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A WHIG JOURNAL,
POLITICS AND LITERATURE.
TO STAND BY THE CONSTITUTION."
NEW SERIES, VOL. IV.—WHOLE VOL. X.
PUBLISHED AT 118 NASSAU STREET..
Administration of Washington.—1. (John M. British Provinces, trade with, (George W. Potter,)
Mackie, A. M.) The declaration of the present 80. The general effect of free trade, ib.;
miel J. Willard,) 513; the mathematical cha-
spirit of the age has pronounced against forms turalists, ib.; the advantage of working up the
commerce is the most profitable where there is
food is too perishable to be a good article
digging gold and the inadequacy of the returo,
country! 646; not for the gold it supplies to
ciate with any large increase, ib.; the only ad-
to be that it may speedily open a great na-
221; the basis upon which this government trade with Oregon and China, ib.
difficulty with his Secretaries of War and
and Burr as Vice President, 336; Jefferson's
, of a foreign manu- ists, in opposition to Madison, ib.; Clay elected
President, 527; the federal party was now ers of government, we have conformed to the
powers of the state, ib.; the statesmen who
framed the constitution saw the necessity for
the Veto, 117; majorities require to be re-
strained, 118; our danger lies in too much le-
gislation, ib.; the affairs of government are now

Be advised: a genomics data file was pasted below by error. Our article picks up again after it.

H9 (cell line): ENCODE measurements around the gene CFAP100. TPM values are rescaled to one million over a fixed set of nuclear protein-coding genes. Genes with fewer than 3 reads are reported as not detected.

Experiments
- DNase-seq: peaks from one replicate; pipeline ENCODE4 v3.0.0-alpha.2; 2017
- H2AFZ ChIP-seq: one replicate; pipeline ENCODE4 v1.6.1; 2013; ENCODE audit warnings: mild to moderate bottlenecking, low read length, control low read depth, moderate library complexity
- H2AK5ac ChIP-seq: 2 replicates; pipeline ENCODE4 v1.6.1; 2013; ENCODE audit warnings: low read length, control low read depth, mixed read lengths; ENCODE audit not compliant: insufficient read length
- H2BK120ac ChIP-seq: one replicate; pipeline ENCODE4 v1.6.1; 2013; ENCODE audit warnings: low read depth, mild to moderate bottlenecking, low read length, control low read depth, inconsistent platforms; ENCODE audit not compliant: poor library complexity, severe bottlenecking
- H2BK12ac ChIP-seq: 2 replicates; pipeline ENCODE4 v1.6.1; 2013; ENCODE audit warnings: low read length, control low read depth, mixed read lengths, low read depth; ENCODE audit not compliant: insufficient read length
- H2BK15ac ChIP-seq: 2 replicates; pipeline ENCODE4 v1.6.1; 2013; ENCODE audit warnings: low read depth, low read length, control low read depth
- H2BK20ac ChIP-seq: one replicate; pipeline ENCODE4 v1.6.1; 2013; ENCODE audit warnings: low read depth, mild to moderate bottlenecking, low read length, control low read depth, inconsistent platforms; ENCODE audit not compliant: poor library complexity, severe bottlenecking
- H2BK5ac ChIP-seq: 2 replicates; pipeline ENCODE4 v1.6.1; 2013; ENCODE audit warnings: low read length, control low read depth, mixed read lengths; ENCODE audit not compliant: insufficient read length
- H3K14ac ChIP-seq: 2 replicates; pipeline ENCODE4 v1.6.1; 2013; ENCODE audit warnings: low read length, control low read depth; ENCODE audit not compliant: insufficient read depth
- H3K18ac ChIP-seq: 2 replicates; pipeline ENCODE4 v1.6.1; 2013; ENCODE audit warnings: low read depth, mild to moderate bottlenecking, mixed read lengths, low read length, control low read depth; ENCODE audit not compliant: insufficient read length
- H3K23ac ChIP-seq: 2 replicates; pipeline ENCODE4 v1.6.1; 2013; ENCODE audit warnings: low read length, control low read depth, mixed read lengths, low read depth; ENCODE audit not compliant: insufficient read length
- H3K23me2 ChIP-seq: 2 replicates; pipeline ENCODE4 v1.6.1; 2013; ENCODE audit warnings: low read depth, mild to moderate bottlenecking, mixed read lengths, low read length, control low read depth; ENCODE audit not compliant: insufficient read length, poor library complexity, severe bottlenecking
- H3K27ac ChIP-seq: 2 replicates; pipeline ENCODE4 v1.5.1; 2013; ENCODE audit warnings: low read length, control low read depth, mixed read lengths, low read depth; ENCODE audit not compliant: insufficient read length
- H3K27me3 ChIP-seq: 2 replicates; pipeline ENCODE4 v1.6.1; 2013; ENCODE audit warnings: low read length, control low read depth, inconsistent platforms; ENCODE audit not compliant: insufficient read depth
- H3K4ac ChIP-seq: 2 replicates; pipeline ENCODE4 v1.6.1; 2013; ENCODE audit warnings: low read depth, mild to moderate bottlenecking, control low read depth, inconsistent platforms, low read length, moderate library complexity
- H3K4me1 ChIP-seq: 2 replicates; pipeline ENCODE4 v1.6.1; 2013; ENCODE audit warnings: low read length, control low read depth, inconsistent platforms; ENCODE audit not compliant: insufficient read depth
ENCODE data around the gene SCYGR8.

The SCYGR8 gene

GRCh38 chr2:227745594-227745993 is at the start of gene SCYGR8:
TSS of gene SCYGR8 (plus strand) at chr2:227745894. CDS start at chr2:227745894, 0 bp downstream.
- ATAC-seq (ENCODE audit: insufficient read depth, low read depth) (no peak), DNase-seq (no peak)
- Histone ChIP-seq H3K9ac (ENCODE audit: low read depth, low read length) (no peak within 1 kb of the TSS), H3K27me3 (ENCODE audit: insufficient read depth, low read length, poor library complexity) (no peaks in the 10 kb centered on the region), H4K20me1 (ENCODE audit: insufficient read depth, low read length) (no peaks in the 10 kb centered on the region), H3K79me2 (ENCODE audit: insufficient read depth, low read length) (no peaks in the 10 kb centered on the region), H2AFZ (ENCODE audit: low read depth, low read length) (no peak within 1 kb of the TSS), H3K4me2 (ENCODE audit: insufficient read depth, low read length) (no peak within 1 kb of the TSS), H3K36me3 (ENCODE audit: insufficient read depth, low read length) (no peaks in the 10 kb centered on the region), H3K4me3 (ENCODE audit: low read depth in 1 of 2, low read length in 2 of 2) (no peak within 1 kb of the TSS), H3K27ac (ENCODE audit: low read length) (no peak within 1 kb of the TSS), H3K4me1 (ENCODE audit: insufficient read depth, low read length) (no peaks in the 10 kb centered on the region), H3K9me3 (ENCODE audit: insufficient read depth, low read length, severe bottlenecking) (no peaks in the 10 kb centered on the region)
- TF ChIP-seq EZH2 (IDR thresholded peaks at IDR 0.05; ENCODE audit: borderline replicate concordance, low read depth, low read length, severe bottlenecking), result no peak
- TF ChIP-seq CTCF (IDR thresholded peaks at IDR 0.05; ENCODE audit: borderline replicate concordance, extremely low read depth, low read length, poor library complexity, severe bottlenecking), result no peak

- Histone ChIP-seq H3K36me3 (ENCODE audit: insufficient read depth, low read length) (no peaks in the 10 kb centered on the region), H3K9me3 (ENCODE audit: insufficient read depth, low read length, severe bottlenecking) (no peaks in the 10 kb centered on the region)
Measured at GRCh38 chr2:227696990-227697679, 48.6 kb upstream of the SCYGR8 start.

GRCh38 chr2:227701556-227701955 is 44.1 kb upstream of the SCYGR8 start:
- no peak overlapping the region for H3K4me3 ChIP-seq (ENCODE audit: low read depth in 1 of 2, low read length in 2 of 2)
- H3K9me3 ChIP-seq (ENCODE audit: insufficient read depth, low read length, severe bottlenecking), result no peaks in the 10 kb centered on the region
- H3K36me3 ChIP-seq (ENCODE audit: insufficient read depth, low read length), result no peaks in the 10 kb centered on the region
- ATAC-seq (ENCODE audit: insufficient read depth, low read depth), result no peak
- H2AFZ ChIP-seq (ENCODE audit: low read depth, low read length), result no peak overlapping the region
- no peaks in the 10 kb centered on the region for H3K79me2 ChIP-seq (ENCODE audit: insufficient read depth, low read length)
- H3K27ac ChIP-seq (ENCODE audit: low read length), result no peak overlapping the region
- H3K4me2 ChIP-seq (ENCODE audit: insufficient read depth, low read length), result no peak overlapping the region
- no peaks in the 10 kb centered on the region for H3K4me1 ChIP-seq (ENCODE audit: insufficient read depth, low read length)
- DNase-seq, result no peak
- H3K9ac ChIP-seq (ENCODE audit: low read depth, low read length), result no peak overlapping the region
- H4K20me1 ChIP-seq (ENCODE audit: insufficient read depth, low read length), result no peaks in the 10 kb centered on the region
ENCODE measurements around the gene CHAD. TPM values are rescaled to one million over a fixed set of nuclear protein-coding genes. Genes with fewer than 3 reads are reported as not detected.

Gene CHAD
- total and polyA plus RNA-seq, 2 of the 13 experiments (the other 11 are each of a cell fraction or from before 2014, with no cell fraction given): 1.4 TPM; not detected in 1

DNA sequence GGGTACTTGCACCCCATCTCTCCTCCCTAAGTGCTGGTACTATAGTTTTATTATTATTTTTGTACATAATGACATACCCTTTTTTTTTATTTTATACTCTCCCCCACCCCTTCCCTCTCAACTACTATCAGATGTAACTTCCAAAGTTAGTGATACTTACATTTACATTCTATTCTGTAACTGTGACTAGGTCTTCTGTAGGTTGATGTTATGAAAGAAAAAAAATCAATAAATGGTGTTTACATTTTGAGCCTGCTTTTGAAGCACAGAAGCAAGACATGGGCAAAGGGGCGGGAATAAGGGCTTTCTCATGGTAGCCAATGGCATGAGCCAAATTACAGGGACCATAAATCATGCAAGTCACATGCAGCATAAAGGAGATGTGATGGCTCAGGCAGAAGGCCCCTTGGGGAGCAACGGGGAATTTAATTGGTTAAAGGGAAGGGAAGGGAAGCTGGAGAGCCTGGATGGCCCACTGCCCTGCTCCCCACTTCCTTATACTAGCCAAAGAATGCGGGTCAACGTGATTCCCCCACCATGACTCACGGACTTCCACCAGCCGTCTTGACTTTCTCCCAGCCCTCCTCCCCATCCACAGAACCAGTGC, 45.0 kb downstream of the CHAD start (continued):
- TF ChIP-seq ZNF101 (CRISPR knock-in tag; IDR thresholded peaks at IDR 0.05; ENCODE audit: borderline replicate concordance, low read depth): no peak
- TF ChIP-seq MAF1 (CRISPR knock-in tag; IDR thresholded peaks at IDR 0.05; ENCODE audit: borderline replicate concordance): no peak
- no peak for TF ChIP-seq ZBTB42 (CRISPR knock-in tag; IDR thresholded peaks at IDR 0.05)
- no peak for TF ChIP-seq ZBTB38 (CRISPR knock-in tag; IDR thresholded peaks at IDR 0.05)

managed by party, 119; party feelings may in-
fluence the Executive and sometimes prevent
the use of the Veto, 121; the veto power is
merely negative, ib.; note by the editor, 122.
Public Econoy, Short Chapters on, (J. D. W.,)
221, 446, 637.
POETRY.--The Pleasant Deceit, (A. M. W.) 29;
Dreams, (A. M. W.,) 38; Sonnet, 56; Sorrow,
(A.M. W.,) 124; Faith, A Hymn, (James Staun-
ton Babcock,) 277; Stars, (A. M. W.,) 457 ; To
Baron Von Roenne, respecting the steamship tures, (A. M. W.,) 496; Titian's Assumption,
(William Butler Allen,) 592.
ford : (for August,) Hon. William M. Meredith:
(for September,) Hon. William B. Preston: (for
October,) Hon. Roger S. Baldwin: (for Novem-
Hon. Henry Washington Hilliard.
from the French of Jules Sandeau,) 85—258,
Read's Poems, (Review,) Daniel Strock, 301.
Republic, The, (H. W. Warner,) No. III. The
vernments, the power alloted to rulers was gene-
rally settled by common law, ib.; the articles of
confederation were too weak for the ends pro-
posed, ib.; the federal constitution stronger, 40 ;
the state sovereignties were now ended, ib.;
the people and not the states are the constituents
of the general government, 42 ; each member
of congress represents the whole people of the
tripes for which the Whigs as a party contend, 46; state jurisdiction a safety valve to the fed-
eral boiler, 47; difference between the federal
the early constitutions of the states, 49; patron.
age of state appointments, 51; appointment of
judges, ib.; the franchise of the polls limited,
82; qualifications of voters, ib. ; terms and ten-
republic, 53 ; common law a bill of rights, 54;
than now, ib. ; things as they are at present
tions of individual states and the Union, 280 ;
the central government could only acquire dis-
sumptively useful, because it is part of the or of territorial acquisition, 282 ; slavery, 286;